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Chinese return to help in rebuilding efforts

By Wang Chenyan and Zhao Shengnan (China Daily)

09:28, March 12, 2012

Chinese nationals haven't forgotten the help they received from their Japanese friends after the March 11, 2011, earthquake and tsunami and are determined to return to the disaster-ravaged areas to help with reconstruction efforts.

Among the three prefectures of northeast Japan hit hardest by the disaster, Miyagi is the place where most Chinese nationals live. It is the home to more than 7,000 Chinese nationals, including 2,000 students living in the capital city of Sendai.

At least eight Chinese nationals were killed by the earthquake and tsunami, including seven in Miyagi.

Five Chinese trainees returned to Miyagi last month to resume training at a seafood-processing plant in the town of Onagawa. The company's senior managing director, Mitsuru Sato, 55, was swept away and killed by the tsunami after evacuating the trainees to higher ground.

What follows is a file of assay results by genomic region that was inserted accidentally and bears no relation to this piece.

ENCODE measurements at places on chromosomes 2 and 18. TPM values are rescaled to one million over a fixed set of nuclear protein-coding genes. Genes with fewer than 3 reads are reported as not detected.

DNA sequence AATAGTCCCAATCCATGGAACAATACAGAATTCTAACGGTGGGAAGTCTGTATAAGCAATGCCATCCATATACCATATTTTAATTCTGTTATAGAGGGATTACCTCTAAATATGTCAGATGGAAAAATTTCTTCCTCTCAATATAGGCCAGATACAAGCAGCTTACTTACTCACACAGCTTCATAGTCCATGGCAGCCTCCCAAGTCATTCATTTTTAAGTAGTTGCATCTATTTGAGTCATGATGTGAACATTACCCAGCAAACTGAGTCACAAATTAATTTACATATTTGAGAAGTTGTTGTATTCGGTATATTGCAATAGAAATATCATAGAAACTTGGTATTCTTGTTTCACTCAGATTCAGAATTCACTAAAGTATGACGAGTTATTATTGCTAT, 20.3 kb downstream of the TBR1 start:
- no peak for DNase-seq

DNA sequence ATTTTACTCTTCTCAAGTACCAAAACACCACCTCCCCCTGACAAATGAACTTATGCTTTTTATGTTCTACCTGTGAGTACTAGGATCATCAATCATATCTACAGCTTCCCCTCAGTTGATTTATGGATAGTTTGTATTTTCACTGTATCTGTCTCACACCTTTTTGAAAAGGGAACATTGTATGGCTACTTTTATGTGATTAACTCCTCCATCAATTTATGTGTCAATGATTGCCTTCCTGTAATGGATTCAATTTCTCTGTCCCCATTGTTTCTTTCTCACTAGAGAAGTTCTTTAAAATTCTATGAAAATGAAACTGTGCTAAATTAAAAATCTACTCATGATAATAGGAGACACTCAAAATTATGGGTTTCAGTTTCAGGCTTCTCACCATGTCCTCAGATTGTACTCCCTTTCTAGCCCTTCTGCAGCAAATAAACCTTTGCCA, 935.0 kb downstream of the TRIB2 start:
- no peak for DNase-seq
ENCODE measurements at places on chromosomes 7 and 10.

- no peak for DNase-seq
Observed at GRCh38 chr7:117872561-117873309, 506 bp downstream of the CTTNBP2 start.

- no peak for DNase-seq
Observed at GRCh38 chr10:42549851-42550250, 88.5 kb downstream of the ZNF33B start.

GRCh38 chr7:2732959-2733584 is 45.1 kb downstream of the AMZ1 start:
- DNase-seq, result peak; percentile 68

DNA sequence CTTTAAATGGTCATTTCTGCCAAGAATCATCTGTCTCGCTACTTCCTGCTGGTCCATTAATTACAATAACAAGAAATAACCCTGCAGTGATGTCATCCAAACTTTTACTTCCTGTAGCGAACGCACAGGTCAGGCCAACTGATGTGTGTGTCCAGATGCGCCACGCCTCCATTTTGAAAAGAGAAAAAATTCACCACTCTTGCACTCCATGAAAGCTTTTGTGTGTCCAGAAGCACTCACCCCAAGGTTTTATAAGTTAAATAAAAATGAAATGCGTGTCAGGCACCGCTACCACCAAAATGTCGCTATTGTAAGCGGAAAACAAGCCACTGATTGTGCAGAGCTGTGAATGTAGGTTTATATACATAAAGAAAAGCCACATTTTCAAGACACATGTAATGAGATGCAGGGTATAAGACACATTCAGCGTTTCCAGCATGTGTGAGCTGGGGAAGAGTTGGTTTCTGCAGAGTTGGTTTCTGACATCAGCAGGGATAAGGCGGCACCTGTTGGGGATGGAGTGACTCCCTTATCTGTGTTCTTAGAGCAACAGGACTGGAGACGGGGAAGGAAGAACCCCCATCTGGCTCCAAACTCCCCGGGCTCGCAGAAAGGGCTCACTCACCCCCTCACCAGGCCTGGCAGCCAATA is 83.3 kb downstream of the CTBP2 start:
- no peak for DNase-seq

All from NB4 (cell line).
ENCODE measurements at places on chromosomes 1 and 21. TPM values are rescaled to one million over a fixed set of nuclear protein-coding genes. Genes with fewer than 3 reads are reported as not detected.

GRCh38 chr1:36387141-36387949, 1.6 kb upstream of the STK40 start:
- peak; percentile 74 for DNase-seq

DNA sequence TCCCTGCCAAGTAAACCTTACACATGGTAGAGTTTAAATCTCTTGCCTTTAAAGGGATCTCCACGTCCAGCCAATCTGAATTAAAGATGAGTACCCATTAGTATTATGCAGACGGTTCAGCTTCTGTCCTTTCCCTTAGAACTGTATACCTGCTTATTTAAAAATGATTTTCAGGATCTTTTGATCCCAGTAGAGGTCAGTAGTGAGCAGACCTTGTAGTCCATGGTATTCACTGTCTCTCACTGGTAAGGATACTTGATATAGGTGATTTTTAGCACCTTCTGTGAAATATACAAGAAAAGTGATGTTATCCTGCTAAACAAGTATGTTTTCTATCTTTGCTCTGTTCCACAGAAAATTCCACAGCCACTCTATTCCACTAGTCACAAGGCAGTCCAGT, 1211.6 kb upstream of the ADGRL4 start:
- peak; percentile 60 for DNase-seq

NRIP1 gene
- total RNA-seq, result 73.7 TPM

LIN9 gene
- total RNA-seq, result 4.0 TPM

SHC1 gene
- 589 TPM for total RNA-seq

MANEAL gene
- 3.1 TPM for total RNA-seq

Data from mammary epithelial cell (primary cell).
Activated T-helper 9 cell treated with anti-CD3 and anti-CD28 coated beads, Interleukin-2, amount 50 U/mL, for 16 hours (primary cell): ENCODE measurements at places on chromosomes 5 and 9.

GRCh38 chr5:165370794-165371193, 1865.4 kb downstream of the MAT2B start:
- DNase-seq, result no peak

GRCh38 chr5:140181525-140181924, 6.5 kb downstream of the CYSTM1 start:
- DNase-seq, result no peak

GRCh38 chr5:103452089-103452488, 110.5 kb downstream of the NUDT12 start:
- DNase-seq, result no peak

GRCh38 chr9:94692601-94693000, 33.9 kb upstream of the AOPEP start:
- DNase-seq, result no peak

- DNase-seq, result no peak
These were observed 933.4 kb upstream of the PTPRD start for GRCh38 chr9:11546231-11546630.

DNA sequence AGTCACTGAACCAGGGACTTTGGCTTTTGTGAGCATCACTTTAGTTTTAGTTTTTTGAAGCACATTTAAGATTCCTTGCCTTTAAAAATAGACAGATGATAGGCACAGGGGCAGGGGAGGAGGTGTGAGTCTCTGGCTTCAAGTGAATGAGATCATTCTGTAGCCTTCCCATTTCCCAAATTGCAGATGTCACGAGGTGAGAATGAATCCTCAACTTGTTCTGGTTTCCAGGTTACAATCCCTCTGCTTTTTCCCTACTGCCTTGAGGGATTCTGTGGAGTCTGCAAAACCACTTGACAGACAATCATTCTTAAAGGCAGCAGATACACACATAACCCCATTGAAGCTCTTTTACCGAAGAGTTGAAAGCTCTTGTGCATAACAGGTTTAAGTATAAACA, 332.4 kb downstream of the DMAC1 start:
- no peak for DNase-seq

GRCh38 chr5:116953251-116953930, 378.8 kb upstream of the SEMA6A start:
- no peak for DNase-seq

Premier Wen Jiabao expressed gratitude to Sato during a visit to Miyagi last May, saying "I highly praise his act of helping people regardless of nationality."

There were around 160 Chinese trainees at 19 seafood-processing firms in Onagawa as of last March.

About 20 have returned to Japan to resume their jobs.

According to Japan's Justice Ministry, the preliminary number of registered foreign residents in Japan was 2,078,480 at the end of 2011, down 55,671 from the previous year. Miyagi loss 13.2 percent of its foreign residents.

Chinese nationals were the largest group of foreigners, with 674,871 registered as living in Japan. Many of them are making contributions to the disaster-affected coastal areas.

Miyagi Govoverner Yoshihiro Murai expressed gratitude to China on Saturday for the assistance it provided to them.

Despite the help, many challenges remain in rebuilding the prefecture. Jun Oika, assistant director of the employment affairs division of Miyagi local government, said that the number of people out of work reached 47,000 after the tsunami. The total population is about 1.7 million.

To heal the wounds of the local people, a pair of giant pandas may be sent from China to a zoo in Sendai.

The idea originated from a correspondence between Premier Wen Jiabao and a Japanese girl he met during a visit to Miyagi in last May.


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